November 2015 issue of Zoning Practice
Tiny Houses, and the Not-So-Tiny Questions They Raise

[fusion_builder_container hundred_percent=”yes” overflow=”visible”][fusion_builder_row][fusion_builder_column type=”1_1″ background_position=”left top” background_color=”” border_size=”” border_color=”” border_style=”solid” spacing=”yes” background_image=”” background_repeat=”no-repeat” padding=”” margin_top=”0px” margin_bottom=”0px” class=”” id=”” animation_type=”” animation_speed=”0.3″ animation_direction=”left” hide_on_mobile=”no” center_content=”no” min_height=”none”][The first part of the issue describes tiny houses and communities, which you are probably familiar with, so skipping down to the conclusion…]

At this point, most city and county zoning and subdivision ordinances are unprepared for tiny houses. Answers to questions about what tiny houses are, where they can be installed, and under what conditions can be found if you search hard enough—but they are not clear or obvious.

The good news is that there are several examples of how land-use controls can
be developed or modified to accommodate new and creative forms of housing and land development. RV park, manufactured home park, and subdivision, cohousing, and cottage development standards provide a deep pool of content from which tiny-house regulations can be tailored and developed.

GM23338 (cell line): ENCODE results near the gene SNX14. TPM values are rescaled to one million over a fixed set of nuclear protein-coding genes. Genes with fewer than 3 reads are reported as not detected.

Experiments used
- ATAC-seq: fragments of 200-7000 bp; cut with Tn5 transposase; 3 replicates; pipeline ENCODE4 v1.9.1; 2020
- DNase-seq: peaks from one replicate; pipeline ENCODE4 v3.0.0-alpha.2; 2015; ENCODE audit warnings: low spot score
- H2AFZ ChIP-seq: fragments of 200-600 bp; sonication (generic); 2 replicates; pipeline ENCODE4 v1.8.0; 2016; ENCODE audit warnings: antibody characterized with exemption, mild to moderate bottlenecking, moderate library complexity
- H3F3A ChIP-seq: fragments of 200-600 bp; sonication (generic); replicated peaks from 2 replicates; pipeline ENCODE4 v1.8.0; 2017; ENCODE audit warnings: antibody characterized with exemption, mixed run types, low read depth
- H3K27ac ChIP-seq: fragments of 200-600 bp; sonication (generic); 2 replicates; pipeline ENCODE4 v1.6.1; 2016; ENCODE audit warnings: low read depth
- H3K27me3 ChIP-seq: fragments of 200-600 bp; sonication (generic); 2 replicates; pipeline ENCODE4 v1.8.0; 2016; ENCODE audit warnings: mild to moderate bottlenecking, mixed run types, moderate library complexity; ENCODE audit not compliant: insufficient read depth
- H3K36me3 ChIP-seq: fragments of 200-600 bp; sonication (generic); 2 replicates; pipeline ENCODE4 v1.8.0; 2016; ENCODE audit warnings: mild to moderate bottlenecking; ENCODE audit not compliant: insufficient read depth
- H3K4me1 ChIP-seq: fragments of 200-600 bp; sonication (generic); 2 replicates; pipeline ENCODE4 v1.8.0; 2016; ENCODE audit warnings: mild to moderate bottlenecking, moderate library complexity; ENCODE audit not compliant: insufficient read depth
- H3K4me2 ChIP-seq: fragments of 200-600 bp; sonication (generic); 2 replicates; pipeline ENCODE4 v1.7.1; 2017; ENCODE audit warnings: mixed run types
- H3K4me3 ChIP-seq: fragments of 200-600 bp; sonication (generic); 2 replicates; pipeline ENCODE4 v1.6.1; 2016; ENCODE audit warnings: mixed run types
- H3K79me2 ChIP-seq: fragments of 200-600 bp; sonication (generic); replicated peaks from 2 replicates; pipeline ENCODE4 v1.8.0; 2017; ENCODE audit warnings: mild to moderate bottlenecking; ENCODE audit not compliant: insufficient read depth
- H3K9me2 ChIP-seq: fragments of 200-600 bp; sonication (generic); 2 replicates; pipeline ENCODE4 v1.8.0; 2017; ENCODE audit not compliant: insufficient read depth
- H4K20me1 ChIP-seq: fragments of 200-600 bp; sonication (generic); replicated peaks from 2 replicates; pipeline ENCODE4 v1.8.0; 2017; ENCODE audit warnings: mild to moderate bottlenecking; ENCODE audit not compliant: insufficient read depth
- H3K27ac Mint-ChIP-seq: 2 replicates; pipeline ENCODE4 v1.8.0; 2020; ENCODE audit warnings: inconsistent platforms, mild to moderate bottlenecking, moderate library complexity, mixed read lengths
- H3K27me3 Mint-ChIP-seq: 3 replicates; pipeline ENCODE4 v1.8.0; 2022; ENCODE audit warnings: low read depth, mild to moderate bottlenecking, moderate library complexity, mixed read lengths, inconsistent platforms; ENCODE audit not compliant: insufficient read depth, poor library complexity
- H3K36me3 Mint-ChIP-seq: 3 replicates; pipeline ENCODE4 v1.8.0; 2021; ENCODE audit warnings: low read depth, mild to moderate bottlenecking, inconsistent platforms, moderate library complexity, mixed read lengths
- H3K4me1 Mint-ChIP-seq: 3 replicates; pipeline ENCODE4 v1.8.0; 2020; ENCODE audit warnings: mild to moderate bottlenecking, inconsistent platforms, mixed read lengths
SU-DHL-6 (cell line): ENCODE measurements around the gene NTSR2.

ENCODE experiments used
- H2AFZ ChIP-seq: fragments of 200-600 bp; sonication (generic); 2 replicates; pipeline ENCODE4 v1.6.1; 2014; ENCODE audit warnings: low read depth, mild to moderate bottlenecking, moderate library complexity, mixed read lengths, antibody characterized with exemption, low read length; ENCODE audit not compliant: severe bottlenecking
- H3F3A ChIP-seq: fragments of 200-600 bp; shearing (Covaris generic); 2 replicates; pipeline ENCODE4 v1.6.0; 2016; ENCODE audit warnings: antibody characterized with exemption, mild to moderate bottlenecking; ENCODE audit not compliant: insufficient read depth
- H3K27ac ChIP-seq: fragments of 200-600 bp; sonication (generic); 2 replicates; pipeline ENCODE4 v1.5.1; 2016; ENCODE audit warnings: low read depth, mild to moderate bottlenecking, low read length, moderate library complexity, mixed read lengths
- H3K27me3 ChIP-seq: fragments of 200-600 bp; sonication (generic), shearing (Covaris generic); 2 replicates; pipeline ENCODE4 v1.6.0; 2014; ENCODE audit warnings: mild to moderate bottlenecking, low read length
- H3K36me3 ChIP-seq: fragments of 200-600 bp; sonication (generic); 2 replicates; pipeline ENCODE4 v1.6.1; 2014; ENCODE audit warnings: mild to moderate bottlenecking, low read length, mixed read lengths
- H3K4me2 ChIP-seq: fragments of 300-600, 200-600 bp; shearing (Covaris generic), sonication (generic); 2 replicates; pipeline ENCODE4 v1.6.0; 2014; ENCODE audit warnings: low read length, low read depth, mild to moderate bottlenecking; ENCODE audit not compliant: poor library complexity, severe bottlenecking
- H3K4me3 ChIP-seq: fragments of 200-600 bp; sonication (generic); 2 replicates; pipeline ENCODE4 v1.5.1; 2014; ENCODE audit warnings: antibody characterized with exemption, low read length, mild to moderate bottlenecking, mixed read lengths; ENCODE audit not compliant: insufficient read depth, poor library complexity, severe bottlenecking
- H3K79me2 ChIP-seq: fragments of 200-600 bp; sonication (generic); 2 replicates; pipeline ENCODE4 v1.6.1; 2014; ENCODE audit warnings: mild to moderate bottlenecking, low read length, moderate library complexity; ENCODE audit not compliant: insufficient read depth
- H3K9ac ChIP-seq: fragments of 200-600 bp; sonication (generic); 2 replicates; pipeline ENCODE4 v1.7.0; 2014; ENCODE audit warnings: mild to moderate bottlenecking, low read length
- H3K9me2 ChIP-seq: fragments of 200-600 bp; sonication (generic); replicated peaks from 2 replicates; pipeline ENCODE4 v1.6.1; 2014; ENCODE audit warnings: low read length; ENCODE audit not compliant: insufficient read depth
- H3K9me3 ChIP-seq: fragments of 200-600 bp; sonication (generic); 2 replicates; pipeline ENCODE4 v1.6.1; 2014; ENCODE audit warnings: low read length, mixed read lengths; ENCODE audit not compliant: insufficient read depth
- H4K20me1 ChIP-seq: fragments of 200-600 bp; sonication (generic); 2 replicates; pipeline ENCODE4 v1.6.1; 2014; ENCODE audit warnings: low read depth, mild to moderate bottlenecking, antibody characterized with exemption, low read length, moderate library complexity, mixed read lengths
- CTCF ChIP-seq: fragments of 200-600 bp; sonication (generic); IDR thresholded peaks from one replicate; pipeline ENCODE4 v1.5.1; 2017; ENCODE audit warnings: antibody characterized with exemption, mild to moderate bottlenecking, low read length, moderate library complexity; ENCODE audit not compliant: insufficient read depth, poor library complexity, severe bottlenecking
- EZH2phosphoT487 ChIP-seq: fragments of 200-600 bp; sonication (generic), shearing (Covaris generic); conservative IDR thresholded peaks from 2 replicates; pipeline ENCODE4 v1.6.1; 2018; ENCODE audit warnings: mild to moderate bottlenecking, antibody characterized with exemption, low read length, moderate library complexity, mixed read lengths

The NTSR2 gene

As with most land-use questions, however, the appropriate tools cannot be crafted until some policy questions have been answered. To prepare for the arrival of tiny-house owners and community developers in the future, local governments should be prepared to answer these questions:

• Do we want to allow the installation of tiny houses for long-term occupancy, and if so,
in what parts of our community?

• Do we want to accommodate only those tiny houses that meet our current building code or the federal manufactured home standards, or do we want to create exceptions for other tiny houses that can be made safe for long-term occupancy in other ways?

• Do all tiny houses need to be installed on foundations and with connections to our electric, water, and sewer systems, or are there some areas (maybe rural areas) where we would allow them under other circumstances?

• Are there areas of the community where they should be permitted as primary dwelling units?

• Are there areas of the community where they should not be permitted as primary dwelling units, but would be acceptable as accessory dwelling units?

• What changes to our building code, zoning ordinance, and subdivision regulations need to be made to achieve those results?

With a little forethought, you can be prepared for the day a tiny-house owner shows up with some or all of the questions discussed above—and avoid that “deer-in-the-headlights” look that so annoys the town council.

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